Delegates bribed to watch Pfeiffer speak

It wasn’t that bad. No, really…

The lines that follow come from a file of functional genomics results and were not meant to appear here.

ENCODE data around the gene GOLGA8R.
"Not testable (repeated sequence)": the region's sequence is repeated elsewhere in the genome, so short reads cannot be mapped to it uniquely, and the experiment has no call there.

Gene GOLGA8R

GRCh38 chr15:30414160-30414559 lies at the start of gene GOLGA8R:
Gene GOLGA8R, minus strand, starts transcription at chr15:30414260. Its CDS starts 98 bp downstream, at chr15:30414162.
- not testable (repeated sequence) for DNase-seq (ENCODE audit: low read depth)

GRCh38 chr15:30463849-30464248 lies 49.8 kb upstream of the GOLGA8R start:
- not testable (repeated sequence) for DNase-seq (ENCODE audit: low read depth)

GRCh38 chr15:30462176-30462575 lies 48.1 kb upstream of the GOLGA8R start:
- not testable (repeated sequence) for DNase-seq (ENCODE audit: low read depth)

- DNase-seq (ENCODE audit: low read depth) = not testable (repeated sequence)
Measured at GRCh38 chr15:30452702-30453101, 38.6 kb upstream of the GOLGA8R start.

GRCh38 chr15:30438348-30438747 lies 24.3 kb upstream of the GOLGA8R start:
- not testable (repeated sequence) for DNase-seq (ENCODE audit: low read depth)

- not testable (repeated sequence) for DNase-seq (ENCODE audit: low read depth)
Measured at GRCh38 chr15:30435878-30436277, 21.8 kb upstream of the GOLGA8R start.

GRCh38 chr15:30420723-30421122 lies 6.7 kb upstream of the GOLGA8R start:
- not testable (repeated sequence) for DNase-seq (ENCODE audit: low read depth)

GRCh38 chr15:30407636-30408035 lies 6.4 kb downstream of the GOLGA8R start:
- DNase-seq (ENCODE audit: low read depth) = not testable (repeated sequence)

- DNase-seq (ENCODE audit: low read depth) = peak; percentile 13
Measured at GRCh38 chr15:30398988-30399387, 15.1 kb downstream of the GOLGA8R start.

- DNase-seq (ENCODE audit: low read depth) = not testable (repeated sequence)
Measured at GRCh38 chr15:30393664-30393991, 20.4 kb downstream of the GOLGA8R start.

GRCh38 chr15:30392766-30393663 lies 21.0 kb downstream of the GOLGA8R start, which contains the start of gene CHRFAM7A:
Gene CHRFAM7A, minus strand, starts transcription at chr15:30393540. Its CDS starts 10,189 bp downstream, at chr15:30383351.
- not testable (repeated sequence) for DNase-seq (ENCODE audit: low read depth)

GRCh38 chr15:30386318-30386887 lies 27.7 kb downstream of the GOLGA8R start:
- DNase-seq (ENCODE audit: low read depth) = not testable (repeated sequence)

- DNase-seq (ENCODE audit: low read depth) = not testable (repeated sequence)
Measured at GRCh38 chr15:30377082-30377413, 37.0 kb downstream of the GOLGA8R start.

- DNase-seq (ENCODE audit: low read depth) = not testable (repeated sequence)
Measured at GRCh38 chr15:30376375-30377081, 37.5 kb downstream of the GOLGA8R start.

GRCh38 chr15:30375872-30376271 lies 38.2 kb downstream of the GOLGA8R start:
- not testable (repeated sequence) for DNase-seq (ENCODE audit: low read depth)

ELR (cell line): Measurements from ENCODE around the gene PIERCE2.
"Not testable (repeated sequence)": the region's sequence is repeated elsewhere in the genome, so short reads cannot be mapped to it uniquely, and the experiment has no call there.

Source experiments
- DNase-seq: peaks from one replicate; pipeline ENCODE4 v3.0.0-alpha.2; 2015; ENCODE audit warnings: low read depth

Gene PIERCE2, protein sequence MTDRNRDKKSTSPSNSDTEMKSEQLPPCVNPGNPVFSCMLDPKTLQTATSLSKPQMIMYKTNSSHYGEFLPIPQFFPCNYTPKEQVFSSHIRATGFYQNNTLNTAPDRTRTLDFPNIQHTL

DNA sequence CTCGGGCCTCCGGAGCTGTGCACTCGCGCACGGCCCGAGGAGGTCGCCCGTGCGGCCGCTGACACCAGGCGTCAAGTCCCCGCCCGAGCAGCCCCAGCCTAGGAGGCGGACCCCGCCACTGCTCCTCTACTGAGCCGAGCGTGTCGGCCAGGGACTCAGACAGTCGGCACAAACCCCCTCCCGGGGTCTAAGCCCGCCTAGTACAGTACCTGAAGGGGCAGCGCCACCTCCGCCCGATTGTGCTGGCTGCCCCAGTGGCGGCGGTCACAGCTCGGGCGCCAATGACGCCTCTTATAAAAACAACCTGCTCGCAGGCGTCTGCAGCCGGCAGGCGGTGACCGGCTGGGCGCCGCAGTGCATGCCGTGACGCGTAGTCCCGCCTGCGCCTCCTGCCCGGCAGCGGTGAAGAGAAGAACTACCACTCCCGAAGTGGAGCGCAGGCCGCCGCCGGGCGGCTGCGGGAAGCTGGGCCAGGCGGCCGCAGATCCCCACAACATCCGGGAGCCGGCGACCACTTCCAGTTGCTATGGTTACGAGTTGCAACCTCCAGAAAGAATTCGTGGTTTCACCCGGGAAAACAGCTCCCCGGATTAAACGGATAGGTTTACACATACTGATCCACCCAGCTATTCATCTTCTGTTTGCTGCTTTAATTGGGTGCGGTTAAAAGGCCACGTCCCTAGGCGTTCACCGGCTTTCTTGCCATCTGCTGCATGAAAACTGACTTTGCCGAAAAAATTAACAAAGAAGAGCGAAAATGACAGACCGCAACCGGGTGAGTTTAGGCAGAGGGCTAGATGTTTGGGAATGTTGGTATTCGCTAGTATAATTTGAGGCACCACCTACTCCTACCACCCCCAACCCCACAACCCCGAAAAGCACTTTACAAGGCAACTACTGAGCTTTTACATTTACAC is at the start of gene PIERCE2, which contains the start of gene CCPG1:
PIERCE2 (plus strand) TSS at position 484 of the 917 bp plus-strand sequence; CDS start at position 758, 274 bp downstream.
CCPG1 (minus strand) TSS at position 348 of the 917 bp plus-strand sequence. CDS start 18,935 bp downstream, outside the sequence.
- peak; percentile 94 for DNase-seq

Compaq set up a soup kitchen today at the Las Vegas Hilton Theatre. Unsure of CEO Eckhard Pfeiffer’s Keynote speech pulling power, the Texas computer giant bribed attendees with free lunch boxes. Only, as Pfeiffer said himself, there is no such thing as a free lunch… delegates had to sit through his speech first. Self-deprecation is clearly the order of the day with corporate speechwriters. But the speech was short -- half an hour tops -- and the auditorium was packed. Pfeiffer could be accused of having a charisma by-pass. But he carries himself well. Tall and tanned, he looks like a patrician US senator and -- except for a hint of a German accent -- sounds like one. His Comdex Keynote was all about…Compaq. Pfeiffer is the George Bush of the computer industry -- he is uncomfortable with the Vision Thing. Barring calls for the computer industry to “soften the hard edges of technology” and to get a sense of humour (accompanied by the laughable assertion that Compaq does not take itself too seriously), he refrained from making sweeping statements. Mercifully, he also avoided talking about warehouses, his favourite subject. Pfeiffer’s sub-theme of the day of the day was equally clear –- it can be summed up in the unspoken phrase: “We’re better than Dell”. Compaq’s move to sell direct into the small and medium business market, announced last week, was not playing copycat to Dell and Gateway, but a superior hybrid channel model, he said. The value proposition for the new Prosignia SMB lines sold direct was “superior to anything our competitors have to offer,” Pfeiffer claimed. Selling direct makes good sense in the SMB sector, where Compaq’s market share is weakest. On the consumer and small business side, in the US and Europe, the company has a call-centre infrastructure to handle small businesses and consumers directly. It will be interesting to see what happens when Compaq’s Customer Choice extends upmarket into the corporate and enterprise sectors. As part of the company’s new Customer Choice regime, Compaq will sell products “the way (the customers) want, where they want and when they want,” Pfeiffer proclaimed. This is exactly the same phrase deployed by Howard Ford, one-time head of the IBM PC Company, in the early 90s when he explain IBM’s move to sell PCs direct into the consumer and small business space. IBM dropped the scheme within months, on the grounds that sales never accounted for more than three per cent of business, and serious corporate resellers defected to -- you guessed it -- Compaq. Hewlett-Packard and IBM will pounce on any reseller fall-out. There will certainly be tears among corporate resellers, as they watch their biggest customer’s switch over to Compaq. Historically, the most channel-friendly of PC vendors, Compaq has calculated that it can afford to take this risk. With Digital and Tandem’s direct sales and technical team under its wing, Compaq now operates a professional services organization of 29,000 employees. The company also has a rich enterprise product portfolio, with a technology strategy centered around Windows NT, Unix, 64-bit computing, storage and the Internet, according to the Pfeiffer pitch. For some reason, he made no mention of networking hardware, an area where Compaq has stated its ambitions to reach number three in the market. Short of buying 3Com -- or Cabletron plus at least one other -- reaching that target is now an impossibility. But let’s not forget Compaq’s intentions in the consumer market space where --- according to Pfeiffer –- it is the world’s biggest player. Announcing two new Internet broadband desktop PCs for the American home market, Pfeiffer stressed once again the company’s determination to gain/retain leadership on price/performance. Is this leading to a price war, we wonder? At the Keynote, he announced the company’s treble play, broad band internet program, enlisting cable, satellite and DSL companies to supply access alongside the new PCs. “Our goal is to be the preferred supplier for the networked, digital home,” Pfeiffer said. Now that is a big theme. Unfortunately, we’ll just have to wait for next year's Comdex Keynote, to find out how Compaq intends to get there.®

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